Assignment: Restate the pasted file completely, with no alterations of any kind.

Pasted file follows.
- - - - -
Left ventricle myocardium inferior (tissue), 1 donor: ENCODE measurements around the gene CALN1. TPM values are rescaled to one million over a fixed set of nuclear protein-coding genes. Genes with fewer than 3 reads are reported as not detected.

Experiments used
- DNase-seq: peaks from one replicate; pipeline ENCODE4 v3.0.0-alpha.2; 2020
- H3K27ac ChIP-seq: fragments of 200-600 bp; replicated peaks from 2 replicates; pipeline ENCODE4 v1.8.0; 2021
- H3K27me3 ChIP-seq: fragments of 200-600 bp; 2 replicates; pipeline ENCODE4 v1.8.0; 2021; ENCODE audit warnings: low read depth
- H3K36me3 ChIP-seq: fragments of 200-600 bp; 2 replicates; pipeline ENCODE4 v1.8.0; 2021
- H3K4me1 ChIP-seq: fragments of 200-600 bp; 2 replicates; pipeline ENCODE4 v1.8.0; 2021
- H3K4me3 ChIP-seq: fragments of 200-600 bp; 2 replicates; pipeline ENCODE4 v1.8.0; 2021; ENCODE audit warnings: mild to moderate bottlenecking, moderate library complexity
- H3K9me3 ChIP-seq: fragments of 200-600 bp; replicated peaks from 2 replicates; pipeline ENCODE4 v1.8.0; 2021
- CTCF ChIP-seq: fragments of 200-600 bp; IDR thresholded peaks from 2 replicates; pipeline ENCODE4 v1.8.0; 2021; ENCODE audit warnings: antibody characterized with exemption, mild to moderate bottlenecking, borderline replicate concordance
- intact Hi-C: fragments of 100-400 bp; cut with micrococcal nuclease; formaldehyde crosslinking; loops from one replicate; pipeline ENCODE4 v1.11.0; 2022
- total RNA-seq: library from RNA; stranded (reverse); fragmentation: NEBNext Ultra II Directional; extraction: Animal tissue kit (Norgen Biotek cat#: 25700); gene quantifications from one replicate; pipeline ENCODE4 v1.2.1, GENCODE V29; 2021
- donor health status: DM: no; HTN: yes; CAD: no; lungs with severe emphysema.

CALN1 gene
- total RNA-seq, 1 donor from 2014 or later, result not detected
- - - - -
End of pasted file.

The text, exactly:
Left ventricle myocardium inferior (tissue), 1 donor: ENCODE measurements around the gene CALN1. TPM values are rescaled to one million over a fixed set of nuclear protein-coding genes. Genes with fewer than 3 reads are reported as not detected.

Experiments used
- DNase-seq: peaks from one replicate; pipeline ENCODE4 v3.0.0-alpha.2; 2020
- H3K27ac ChIP-seq: fragments of 200-600 bp; replicated peaks from 2 replicates; pipeline ENCODE4 v1.8.0; 2021
- H3K27me3 ChIP-seq: fragments of 200-600 bp; 2 replicates; pipeline ENCODE4 v1.8.0; 2021; ENCODE audit warnings: low read depth
- H3K36me3 ChIP-seq: fragments of 200-600 bp; 2 replicates; pipeline ENCODE4 v1.8.0; 2021
- H3K4me1 ChIP-seq: fragments of 200-600 bp; 2 replicates; pipeline ENCODE4 v1.8.0; 2021
- H3K4me3 ChIP-seq: fragments of 200-600 bp; 2 replicates; pipeline ENCODE4 v1.8.0; 2021; ENCODE audit warnings: mild to moderate bottlenecking, moderate library complexity
- H3K9me3 ChIP-seq: fragments of 200-600 bp; replicated peaks from 2 replicates; pipeline ENCODE4 v1.8.0; 2021
- CTCF ChIP-seq: fragments of 200-600 bp; IDR thresholded peaks from 2 replicates; pipeline ENCODE4 v1.8.0; 2021; ENCODE audit warnings: antibody characterized with exemption, mild to moderate bottlenecking, borderline replicate concordance
- intact Hi-C: fragments of 100-400 bp; cut with micrococcal nuclease; formaldehyde crosslinking; loops from one replicate; pipeline ENCODE4 v1.11.0; 2022
- total RNA-seq: library from RNA; stranded (reverse); fragmentation: NEBNext Ultra II Directional; extraction: Animal tissue kit (Norgen Biotek cat#: 25700); gene quantifications from one replicate; pipeline ENCODE4 v1.2.1, GENCODE V29; 2021
- donor health status: DM: no; HTN: yes; CAD: no; lungs with severe emphysema.

CALN1 gene
- total RNA-seq, 1 donor from 2014 or later, result not detected